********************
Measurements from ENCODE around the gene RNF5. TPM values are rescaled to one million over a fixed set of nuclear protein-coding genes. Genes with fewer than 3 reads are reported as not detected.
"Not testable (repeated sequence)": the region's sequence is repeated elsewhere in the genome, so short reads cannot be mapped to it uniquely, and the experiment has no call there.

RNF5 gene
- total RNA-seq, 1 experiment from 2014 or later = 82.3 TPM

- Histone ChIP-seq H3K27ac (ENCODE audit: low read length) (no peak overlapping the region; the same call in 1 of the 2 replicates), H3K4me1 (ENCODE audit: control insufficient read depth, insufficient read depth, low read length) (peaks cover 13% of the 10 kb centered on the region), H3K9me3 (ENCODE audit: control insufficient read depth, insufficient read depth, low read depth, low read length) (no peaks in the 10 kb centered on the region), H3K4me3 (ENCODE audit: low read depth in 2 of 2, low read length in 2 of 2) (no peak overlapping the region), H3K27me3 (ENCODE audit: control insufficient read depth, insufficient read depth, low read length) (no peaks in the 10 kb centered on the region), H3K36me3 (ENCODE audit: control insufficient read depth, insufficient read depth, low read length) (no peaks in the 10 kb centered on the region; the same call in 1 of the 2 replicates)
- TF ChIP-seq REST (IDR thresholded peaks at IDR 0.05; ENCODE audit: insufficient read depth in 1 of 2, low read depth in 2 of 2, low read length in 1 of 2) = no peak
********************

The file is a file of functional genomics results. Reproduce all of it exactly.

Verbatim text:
Measurements from ENCODE around the gene RNF5. TPM values are rescaled to one million over a fixed set of nuclear protein-coding genes. Genes with fewer than 3 reads are reported as not detected.
"Not testable (repeated sequence)": the region's sequence is repeated elsewhere in the genome, so short reads cannot be mapped to it uniquely, and the experiment has no call there.

RNF5 gene
- total RNA-seq, 1 experiment from 2014 or later = 82.3 TPM

- Histone ChIP-seq H3K27ac (ENCODE audit: low read length) (no peak overlapping the region; the same call in 1 of the 2 replicates), H3K4me1 (ENCODE audit: control insufficient read depth, insufficient read depth, low read length) (peaks cover 13% of the 10 kb centered on the region), H3K9me3 (ENCODE audit: control insufficient read depth, insufficient read depth, low read depth, low read length) (no peaks in the 10 kb centered on the region), H3K4me3 (ENCODE audit: low read depth in 2 of 2, low read length in 2 of 2) (no peak overlapping the region), H3K27me3 (ENCODE audit: control insufficient read depth, insufficient read depth, low read length) (no peaks in the 10 kb centered on the region), H3K36me3 (ENCODE audit: control insufficient read depth, insufficient read depth, low read length) (no peaks in the 10 kb centered on the region; the same call in 1 of the 2 replicates)
- TF ChIP-seq REST (IDR thresholded peaks at IDR 0.05; ENCODE audit: insufficient read depth in 1 of 2, low read depth in 2 of 2, low read length in 1 of 2) = no peak